I spent the last week visiting the Pacific Coast. It was sunny, cool, and humidity free. I spent the days camping, hiking, and swimming, and discovered that it's probably better to spend my time doing that than sitting at my desk and work and hitting "refresh" on NFL.com and ProFootballTalk just to see if anything worth discussing has popped up. Alas, I had to return, and just as I come home from camping, the Bears are putting up the tents. Hopefully this year's training camp will avoid the frenzied coverage that Cutler's arrival brought to it last year, even though there's (rightfully) more pressure on all involved to get things done this year. With all that said, on to unit by unit previews of your 2010 Chicago Bears, starting today with the offense:
QUARTERBACKS- #6 Jay Cutler, #12 Caleb Hanie, #15 Dan LeFevour, Mike Teel
Cutler is obviously the player under the most scrutiny this year, and while my own position on the guy's struggles last year has been made abundantly clear, that's just part of the job description for an NFL quarterback. I've waxed and waned all spring and summer with regards to how good of a fit Jay really is in Martz's offense. Right now I'm optimistic. Martz has really only coached one quarterback in his career that had a truly dynamic arm, and that was Warner. In the case of Marc Bulger, Trent Green, Jon Kitna, and whatever refuse he started in San Francisco, Martz has managed to at least improve quarterbacks who would most likely have struggled or even failed to receive an opportunity without him. With Cutler's undeniable talents, this is a marriage that Should work. Right now, I'm willing to believe that it will.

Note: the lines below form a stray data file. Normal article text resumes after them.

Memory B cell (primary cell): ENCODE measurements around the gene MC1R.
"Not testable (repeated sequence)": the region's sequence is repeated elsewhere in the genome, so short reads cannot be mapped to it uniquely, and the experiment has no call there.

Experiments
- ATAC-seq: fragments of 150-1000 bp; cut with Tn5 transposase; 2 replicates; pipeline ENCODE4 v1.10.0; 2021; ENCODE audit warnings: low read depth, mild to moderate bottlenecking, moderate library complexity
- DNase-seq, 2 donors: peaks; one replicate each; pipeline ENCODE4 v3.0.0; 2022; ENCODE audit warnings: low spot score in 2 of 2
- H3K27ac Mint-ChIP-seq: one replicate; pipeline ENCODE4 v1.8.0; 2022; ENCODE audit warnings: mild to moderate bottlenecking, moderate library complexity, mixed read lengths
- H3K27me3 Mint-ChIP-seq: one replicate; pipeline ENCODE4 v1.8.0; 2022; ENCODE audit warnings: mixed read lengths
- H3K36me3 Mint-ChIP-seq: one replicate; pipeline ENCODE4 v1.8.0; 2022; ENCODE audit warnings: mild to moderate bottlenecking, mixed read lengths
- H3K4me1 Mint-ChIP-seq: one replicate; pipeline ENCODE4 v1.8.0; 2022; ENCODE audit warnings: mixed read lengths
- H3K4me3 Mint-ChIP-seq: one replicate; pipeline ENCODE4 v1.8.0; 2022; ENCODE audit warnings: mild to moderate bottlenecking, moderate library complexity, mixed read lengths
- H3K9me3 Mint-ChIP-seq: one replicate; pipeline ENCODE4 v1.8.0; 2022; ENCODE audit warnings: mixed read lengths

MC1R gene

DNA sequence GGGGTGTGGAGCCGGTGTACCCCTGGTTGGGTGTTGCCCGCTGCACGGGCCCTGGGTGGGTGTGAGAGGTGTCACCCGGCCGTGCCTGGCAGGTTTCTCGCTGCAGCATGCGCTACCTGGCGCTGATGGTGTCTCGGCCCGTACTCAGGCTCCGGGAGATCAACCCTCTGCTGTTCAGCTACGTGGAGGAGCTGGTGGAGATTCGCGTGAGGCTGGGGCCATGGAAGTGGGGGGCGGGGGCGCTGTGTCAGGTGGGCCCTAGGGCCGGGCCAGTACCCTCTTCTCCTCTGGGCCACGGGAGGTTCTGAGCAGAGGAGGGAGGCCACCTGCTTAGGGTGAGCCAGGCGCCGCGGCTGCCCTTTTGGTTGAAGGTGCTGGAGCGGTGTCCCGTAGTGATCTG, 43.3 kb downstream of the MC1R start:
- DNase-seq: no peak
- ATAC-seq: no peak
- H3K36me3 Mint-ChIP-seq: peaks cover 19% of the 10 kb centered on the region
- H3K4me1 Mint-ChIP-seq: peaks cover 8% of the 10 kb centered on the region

Hanie is a meathead favorite, a guy with a big arm and good mobility who should keep the back-up job he held last year. I don't see Mike Teel offering much of anything, and he should be cut as soon as camp breaks. LeFevour is obviously the most intriguing of the back-up options, and he'll stay simply because Martz likes his projects.
RUNNINGBACKS- #22 Matt Forte, #29 Chester Taylor, #32 Khalil Bell, #25 Garrett Wolfe, and #48 Harvey Unga
Matt Forte had a pretty craptacular year last year. The usual pieces have been written this year about how he's "recoverd his burst" and "looks like a new guy," and if you want to believe them, go right ahead. I don't think the kid was ever that hurt. He seemed to lose the willingness to hit the hole, but that happens when you get used to getting clobbered in the backfield before you've even secured the ball. If the line improves (you'll hear me say that alot), he'll thrive in this system, which utilizes both his running and receiving skills. If it doesn't, the rookie Unga and his greater size may be the best bet at any kind of running game. Either way, Taylor and Forte will catch more passes than they probably ever have at any level this year. Bell and Wolfe are as good as gone (and in Wolfe's case, it's about f*&king time).